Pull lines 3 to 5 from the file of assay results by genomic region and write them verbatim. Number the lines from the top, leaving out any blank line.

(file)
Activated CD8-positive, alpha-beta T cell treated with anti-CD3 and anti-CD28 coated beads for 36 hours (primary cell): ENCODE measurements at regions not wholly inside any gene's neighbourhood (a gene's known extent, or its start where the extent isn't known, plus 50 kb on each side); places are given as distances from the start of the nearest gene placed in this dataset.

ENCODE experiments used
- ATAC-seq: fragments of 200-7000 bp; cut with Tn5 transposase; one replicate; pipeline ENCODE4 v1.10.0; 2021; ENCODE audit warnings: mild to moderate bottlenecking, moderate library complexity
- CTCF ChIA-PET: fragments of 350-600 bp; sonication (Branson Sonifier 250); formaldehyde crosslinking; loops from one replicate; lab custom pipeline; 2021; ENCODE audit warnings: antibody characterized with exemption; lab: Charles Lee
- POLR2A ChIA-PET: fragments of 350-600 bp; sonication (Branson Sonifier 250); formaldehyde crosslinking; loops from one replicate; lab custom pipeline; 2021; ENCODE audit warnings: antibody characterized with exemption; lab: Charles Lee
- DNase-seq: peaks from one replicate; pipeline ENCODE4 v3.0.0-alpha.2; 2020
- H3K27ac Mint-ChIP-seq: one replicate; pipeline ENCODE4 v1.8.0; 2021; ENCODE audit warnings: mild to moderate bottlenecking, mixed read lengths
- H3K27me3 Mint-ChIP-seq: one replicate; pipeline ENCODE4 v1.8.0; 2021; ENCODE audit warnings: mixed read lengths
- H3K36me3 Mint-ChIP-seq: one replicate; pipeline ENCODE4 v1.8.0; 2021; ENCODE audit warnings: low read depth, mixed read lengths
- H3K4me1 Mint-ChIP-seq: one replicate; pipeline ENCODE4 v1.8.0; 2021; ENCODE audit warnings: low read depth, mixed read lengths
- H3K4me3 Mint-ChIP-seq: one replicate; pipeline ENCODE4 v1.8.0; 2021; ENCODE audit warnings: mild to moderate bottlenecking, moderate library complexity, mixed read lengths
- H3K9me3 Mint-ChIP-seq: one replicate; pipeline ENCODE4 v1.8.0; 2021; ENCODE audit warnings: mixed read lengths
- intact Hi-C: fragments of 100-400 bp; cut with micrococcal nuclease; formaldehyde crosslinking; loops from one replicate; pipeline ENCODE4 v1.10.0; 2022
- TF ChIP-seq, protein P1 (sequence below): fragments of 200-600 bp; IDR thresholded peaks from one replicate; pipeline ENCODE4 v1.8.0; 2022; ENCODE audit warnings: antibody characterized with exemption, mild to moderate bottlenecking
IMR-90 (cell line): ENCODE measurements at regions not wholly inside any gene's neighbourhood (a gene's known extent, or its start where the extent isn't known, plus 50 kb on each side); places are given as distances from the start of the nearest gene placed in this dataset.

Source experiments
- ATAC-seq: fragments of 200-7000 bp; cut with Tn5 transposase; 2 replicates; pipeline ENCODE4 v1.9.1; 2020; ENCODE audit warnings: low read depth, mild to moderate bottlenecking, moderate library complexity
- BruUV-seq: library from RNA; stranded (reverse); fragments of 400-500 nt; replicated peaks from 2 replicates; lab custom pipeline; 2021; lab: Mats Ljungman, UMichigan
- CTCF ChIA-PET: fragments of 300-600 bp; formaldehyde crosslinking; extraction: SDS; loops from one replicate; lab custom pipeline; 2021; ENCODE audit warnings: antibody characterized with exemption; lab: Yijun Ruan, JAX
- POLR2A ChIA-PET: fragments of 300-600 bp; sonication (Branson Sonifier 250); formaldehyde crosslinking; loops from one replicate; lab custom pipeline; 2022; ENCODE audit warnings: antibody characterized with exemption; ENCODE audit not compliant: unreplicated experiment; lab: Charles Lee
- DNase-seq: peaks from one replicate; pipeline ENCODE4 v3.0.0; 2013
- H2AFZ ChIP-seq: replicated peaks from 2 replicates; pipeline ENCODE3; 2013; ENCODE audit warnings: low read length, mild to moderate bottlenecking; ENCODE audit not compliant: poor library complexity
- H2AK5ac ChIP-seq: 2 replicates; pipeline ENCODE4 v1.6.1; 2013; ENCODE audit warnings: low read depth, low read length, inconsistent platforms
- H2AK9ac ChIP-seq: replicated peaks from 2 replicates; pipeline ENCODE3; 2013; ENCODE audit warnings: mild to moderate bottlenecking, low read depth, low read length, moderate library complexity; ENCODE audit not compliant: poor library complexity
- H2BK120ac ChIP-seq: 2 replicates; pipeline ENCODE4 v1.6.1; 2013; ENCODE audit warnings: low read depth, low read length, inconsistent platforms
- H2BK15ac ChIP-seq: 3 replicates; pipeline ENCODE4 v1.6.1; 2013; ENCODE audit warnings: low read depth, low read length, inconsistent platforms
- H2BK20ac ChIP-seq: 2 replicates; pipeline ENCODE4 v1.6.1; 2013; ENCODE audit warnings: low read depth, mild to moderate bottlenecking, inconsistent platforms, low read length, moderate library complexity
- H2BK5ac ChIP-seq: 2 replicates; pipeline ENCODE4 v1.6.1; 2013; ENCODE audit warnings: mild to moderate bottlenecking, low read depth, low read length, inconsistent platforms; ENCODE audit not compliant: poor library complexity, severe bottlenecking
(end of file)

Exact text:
- ATAC-seq: fragments of 200-7000 bp; cut with Tn5 transposase; one replicate; pipeline ENCODE4 v1.10.0; 2021; ENCODE audit warnings: mild to moderate bottlenecking, moderate library complexity
- CTCF ChIA-PET: fragments of 350-600 bp; sonication (Branson Sonifier 250); formaldehyde crosslinking; loops from one replicate; lab custom pipeline; 2021; ENCODE audit warnings: antibody characterized with exemption; lab: Charles Lee
- POLR2A ChIA-PET: fragments of 350-600 bp; sonication (Branson Sonifier 250); formaldehyde crosslinking; loops from one replicate; lab custom pipeline; 2021; ENCODE audit warnings: antibody characterized with exemption; lab: Charles Lee